Home Opinion In My Opinion Coates: Downtown, awakened from slumber

Coates: Downtown, awakened from slumber

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On this Saturday afternoon, downtown Riverhead was exactly the place we all want it to be. For a few hours that day, Main Street happily co-existed with Route 58 and the streets came alive and the naysayers were silenced and all was right with the world. On Saturday, from morning till late, the weather was bright and the skies were golden and people pushed strollers, and neighbors met neighbors and they stopped and they talked and they reminisced and they laughed as they hopped from shop to shop in a downtown that had for a brief shining moment come alive with the promise of spring in winter.

In my opinion badgeOn Saturday, it worked as it used to, when shops cross-pollinated and people stayed downtown to enjoy lunch as a family and sip coffee and walk in the warmth of a shiny day that pushed the gray away. On this Saturday, downtown hosted the Riverhead Indoor Farmer’s Market and to see it in action was a sight to behold.

In Riverhead we can always find much to complain about but for a few hours on Saturday all was right with the world. Downtown has been up and downtown’s been down and we certainly have been swimming against the tide. So, we should enjoy these special moments when the current is with us and we can relax and enjoy our time in the sun. In the last few years, we’ve hosted fireworks on the river and we’ve shared belly laughs at the cardboard boat races. We’ve basked in the wholesome goodness of parades down Main Street with antique cars and fire trucks and brass bands and children marching proudly to the applause of all. We’ve had Mardi Gras and chalk on our sidewalks and Santa-by-boat and bonfires and cookies and cocoa. Main Street has hummed and its buzzed with the rich beat of the Blues Fest and the snap, crackle pop of the lighting of the Suffolk Theater marquee. Main Street has seen the sun rise over the river to touch the earth and warm the soil of the community garden and the last few years have seen shops open as families invest and homestead, waiting for it to all come alive again.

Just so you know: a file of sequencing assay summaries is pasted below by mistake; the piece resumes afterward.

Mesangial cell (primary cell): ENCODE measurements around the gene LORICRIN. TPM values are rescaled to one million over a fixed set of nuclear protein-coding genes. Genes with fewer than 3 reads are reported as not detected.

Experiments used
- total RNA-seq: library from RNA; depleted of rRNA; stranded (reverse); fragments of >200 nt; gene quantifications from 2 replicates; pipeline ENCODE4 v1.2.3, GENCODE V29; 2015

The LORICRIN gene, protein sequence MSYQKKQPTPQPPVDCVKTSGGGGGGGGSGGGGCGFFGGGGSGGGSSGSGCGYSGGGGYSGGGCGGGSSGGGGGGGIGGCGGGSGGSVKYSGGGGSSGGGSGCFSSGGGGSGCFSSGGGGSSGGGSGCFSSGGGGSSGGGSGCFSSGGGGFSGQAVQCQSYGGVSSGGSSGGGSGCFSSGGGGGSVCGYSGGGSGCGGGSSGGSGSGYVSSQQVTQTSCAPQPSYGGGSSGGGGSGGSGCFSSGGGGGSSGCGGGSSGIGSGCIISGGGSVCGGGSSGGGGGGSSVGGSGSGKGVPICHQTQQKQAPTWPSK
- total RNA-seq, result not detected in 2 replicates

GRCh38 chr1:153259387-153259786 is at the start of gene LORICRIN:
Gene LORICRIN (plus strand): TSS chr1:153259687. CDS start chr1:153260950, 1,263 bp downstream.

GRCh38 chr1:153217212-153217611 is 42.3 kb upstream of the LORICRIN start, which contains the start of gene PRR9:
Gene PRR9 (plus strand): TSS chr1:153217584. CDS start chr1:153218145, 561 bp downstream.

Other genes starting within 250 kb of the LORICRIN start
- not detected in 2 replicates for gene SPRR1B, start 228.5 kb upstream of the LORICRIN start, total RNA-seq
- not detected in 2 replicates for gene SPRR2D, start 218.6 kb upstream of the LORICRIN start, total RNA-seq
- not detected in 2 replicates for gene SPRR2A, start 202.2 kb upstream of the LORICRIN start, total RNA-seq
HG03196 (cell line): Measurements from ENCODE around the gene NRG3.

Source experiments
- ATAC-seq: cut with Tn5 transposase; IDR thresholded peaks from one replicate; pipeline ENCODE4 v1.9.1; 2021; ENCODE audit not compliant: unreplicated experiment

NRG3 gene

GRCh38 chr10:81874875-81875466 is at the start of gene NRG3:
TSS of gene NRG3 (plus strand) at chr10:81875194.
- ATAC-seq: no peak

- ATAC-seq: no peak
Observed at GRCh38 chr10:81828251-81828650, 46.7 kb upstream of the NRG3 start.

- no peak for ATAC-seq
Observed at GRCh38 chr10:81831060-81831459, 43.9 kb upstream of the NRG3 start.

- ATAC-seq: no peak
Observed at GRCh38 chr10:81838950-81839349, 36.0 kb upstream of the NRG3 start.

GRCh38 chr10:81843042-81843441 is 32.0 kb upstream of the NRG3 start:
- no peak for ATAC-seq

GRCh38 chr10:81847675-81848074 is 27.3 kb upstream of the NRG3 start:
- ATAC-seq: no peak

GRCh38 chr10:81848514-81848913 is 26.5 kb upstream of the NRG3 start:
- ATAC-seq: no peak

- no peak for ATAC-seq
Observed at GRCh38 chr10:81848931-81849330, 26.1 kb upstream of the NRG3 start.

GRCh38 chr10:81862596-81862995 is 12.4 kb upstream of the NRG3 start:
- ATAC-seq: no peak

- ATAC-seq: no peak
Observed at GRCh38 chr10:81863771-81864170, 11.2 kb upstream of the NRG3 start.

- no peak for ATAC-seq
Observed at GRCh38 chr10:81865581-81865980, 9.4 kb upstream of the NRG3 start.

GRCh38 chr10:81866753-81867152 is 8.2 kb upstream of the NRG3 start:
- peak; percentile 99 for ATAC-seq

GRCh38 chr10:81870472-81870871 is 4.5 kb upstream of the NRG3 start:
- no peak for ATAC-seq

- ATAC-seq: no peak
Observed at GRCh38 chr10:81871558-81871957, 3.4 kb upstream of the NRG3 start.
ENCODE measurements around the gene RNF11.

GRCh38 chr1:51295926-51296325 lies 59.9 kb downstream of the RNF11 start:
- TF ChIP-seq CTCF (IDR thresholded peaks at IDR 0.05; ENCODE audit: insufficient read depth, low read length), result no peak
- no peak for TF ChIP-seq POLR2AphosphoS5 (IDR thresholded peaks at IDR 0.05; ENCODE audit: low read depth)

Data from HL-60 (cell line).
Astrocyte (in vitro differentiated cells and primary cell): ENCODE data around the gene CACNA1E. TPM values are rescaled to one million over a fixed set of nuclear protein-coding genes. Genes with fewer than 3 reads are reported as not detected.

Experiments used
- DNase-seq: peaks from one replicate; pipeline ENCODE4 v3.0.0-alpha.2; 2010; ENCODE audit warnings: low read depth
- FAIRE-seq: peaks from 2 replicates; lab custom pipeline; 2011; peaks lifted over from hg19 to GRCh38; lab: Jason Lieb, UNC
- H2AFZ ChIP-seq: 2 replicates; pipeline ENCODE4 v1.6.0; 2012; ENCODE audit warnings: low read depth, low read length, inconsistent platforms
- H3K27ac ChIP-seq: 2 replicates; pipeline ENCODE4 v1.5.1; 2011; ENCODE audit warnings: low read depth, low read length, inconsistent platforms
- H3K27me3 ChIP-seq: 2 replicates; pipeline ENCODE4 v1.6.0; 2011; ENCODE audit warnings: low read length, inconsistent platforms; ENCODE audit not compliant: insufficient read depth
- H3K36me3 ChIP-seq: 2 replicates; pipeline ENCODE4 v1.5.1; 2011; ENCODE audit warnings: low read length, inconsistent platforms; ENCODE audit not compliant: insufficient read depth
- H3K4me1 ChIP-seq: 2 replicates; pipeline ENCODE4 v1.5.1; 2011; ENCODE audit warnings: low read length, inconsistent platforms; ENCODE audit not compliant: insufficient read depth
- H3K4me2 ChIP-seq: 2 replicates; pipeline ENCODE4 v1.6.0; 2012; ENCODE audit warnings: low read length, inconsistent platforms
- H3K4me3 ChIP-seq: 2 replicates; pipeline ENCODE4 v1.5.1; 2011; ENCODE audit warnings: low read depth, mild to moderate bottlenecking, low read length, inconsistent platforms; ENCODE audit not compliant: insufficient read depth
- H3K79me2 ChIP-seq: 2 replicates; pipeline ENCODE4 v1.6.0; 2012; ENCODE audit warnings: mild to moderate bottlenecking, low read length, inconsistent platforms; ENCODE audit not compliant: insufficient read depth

On Saturday, it did and downtown seemed “cool” and the place to be, as locals mingled with crew necks from Bridgehampton on streets come alive in the thaw. Anthony Meras made loads of toast and Liz Strebel ran to market for whipped cream and supplies and Michael and Danielle shouted prices across their large store. The coffee poured quickly and the register rang while families with dogs peeked in windows and talked about what downtown used to be like and how it could all come alive again.

When it was over at the market the vendors had been picked clean. The tables had been emptied, the last sample had been sampled and like farmers done with picking, Riverhead could look back with pride at its harvest and a job well done and look forward to it happening again. Believe me, downtown’s not perfect; there’s still too many missing teeth in its smile. We’re by no means a fresh-scrubbed downtown. We don’t have Sag Harbor swagger. Surely there is no shortage of those who say “no” but on this one day it all came together and we were the place we have long hoped to be.

So here’s to Ray Pickersgill and Holly Browder and Jack Wade and “the Greek” and all the rest who banged nails and worked hard because they believe. Here’s to all who for one blink of an eye showed us a downtown the way we know it can be.

As I left the market, I high-fived John Stefans, then tickled a child and I rode the crowd like a wave to the door. Caught in the hubbub I beamed with pride in my town and found myself pinned against a woman toting her four bags of cheese. As our eyes met she could have broken my good mood but she didn’t, when she barked, “This is crazy…is it always like this”? I assured her “No, downtown’s never like this” and as we parted she said with a sneer, “I’m going home for a nap!”…and as I walked away from her I smiled and thought about how downtown had just awoken from one.

 

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Anthony Coates is a former member of the Riverhead BID Management Association board of directors. He lives in Riverhead.

 

 

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